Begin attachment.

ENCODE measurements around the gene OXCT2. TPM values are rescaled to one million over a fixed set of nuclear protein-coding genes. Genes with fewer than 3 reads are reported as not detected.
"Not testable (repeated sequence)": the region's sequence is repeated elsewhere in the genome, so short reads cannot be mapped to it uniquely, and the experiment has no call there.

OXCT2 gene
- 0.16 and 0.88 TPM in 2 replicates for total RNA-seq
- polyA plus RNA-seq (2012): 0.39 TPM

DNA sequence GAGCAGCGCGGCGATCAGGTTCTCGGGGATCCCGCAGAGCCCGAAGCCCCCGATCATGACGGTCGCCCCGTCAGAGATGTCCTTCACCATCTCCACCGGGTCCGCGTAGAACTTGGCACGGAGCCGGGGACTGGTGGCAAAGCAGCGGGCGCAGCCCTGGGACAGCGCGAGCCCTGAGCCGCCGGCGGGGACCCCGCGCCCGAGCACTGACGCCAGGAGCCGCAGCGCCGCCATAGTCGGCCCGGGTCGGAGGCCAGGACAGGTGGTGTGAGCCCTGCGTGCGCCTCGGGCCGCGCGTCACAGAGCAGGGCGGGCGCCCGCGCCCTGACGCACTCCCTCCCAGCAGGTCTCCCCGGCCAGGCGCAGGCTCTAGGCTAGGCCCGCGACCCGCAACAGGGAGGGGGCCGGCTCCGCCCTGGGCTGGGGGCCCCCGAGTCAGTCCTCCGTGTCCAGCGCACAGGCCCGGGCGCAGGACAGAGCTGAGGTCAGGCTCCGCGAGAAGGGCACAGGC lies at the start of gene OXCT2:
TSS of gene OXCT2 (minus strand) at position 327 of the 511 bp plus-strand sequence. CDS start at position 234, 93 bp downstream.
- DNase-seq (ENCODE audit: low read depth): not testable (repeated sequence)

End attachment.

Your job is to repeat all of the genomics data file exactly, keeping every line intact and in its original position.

ENCODE measurements around the gene OXCT2. TPM values are rescaled to one million over a fixed set of nuclear protein-coding genes. Genes with fewer than 3 reads are reported as not detected.
"Not testable (repeated sequence)": the region's sequence is repeated elsewhere in the genome, so short reads cannot be mapped to it uniquely, and the experiment has no call there.

OXCT2 gene
- 0.16 and 0.88 TPM in 2 replicates for total RNA-seq
- polyA plus RNA-seq (2012): 0.39 TPM

DNA sequence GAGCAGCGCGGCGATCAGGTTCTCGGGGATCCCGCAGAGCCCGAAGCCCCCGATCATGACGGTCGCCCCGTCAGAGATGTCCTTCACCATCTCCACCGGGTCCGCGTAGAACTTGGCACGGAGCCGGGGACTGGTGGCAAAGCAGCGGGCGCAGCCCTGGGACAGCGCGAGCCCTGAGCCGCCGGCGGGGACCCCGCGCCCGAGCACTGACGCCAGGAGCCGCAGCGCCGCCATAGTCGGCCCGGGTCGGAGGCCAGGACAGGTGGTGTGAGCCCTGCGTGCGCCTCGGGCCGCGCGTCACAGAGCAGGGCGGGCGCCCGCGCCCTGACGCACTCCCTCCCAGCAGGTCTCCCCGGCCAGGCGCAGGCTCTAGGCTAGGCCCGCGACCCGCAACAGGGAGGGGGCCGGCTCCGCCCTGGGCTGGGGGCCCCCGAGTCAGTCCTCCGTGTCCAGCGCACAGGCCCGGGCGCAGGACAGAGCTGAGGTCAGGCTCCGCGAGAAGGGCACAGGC lies at the start of gene OXCT2:
TSS of gene OXCT2 (minus strand) at position 327 of the 511 bp plus-strand sequence. CDS start at position 234, 93 bp downstream.
- DNase-seq (ENCODE audit: low read depth): not testable (repeated sequence)